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2022-RA-1386-ESGO Differential diagnosis of endometrial and endocervical adenocarcinoma: is immunohistochemistry useful?
  1. Diana Mocuta1,2,
  2. Monica Boros3,4 and
  3. Cristina Aur1,2
  1. 1Obstetrics-Gynecology, County Clinical Emergency Hospital of Oradea, Oradea, Romania
  2. 2Obstetrics Gynecology, University of Oradea, Oradea, Romania
  3. 3Morphopathology, County Clinical Emergency Hospital of Oradea, Oradea, Romania
  4. 4Morphological Disciplines, University of Oradea, Oradea, Romania


Introduction/Background Among the most common problems encountered in gynecological pathology is the distinction of primary endometrial and primary endocervical adenocarcinomas. Accurate diagnosis in this cases is important because this has significant management, staging and prognostic implications. In the distinction between endometrial and endocervical origin for an adenocarcinoma, a panel of immunohistochemical markers should be used, depending on the morphologic subtype and not just the site of origin. The aim of our study was to determine which are the most useful markers used for proper differentiation of endocervical and endometrial adenocarcinomas.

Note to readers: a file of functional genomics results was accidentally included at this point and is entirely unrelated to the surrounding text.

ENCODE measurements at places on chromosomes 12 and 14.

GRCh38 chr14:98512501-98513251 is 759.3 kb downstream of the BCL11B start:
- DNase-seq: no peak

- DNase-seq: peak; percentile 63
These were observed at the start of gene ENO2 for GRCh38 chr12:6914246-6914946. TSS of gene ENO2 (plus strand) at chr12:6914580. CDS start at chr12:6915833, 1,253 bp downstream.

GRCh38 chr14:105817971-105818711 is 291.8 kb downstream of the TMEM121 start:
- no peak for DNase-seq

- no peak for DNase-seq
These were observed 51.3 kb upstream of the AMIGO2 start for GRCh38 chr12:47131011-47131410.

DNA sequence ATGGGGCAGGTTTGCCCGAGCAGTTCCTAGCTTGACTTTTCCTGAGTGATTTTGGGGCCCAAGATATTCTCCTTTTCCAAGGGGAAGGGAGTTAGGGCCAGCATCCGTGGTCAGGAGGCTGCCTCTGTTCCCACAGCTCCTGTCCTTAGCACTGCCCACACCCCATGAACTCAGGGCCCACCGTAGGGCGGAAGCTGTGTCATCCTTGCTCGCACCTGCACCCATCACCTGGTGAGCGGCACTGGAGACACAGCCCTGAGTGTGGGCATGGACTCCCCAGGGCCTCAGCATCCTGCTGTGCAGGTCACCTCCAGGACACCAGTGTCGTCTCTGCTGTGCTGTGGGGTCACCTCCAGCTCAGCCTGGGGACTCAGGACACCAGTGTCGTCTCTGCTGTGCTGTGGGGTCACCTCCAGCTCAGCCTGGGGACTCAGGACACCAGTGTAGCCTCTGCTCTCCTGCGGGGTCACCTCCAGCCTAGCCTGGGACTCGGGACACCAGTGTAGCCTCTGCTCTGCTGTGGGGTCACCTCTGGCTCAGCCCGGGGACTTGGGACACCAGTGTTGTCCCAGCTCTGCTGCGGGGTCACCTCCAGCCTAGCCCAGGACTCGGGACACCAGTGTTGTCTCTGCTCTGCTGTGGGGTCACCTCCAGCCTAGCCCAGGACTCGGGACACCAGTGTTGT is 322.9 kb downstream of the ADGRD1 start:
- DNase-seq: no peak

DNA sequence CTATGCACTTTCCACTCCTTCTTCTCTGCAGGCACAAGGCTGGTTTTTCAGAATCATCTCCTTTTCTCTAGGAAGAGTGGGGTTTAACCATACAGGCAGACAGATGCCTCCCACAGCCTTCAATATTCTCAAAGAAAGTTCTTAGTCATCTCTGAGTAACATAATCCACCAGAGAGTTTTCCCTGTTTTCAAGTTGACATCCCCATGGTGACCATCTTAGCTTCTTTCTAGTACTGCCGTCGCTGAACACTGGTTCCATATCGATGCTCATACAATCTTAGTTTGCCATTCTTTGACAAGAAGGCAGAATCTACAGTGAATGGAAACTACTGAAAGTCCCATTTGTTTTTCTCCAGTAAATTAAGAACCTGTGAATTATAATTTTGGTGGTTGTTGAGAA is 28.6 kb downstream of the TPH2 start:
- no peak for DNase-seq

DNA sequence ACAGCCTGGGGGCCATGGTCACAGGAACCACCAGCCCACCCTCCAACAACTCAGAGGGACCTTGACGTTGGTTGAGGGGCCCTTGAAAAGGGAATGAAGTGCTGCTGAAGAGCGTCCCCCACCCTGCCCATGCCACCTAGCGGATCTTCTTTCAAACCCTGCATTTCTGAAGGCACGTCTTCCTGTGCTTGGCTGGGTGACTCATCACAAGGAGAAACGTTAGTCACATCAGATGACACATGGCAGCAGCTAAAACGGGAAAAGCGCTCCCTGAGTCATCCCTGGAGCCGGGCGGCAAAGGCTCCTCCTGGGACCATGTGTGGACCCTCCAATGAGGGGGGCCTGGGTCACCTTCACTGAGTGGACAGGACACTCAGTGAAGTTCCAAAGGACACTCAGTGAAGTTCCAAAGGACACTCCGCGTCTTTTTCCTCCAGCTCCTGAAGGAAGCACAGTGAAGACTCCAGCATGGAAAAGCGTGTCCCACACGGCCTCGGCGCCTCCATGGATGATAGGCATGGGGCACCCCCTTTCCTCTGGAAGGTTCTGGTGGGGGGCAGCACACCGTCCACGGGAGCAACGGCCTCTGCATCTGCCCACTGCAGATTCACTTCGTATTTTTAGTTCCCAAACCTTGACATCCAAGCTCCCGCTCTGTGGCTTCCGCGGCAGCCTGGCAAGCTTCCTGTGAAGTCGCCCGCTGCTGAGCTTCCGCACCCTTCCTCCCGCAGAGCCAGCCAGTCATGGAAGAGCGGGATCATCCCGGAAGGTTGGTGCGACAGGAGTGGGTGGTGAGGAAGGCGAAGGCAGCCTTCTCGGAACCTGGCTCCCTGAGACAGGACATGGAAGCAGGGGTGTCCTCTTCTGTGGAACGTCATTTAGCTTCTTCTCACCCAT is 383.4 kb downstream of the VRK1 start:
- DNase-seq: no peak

Methodology This retrospective study included 109 cases admitted in the Gynecological Department of Clinical Emergency Hospital Oradea, from January 2019 until December 2021. Fractioned uterine curettage was performed. Following histopathological evaluation, the diagnosis of either endocervical, either endometrial carcinoma was established. Immunostaining for p16, vimentin, p53, CEA, ER and PR was performed in all cases.

Results In the distinction between usual-type endocervical adenocarcinoma and low grade endometrioid-type endometrial adenocarcinoma the most useful markers were p16 and ER, PR. In the distinction between usual-type adenocarcinoma and high grade endometrial adenocarcinoma p53 was of value. Positive rates of CEA and p16 expression in cervical adenocarcinoma were significantly higher than those in adenocarcinoma of endometrium. The expression’s intensity of vimentin, ER and PR was positively correlated with endometrial adenocarcinoma. On the basic of immunohistochemistry, 71 cases (65.13%) should be categorized as endometrial and 38 cases (34.86%) as endocervical adenocarcinoma.

Conclusion The primary site of adenocarcinoma dictates treatment, depending on clinical stage. Generally, endometrial cancer is managed surgically with adjuvant therapy and in endocervical cancer, sometimes radiation therapy alone is used in select cases, or is followed by surgery. Immunohistochemical testing with multiple markers aids in diagnostic evaluation of adenocarcinomas of endocervix and endometrium and is recommended in tumors of uncertain origin.

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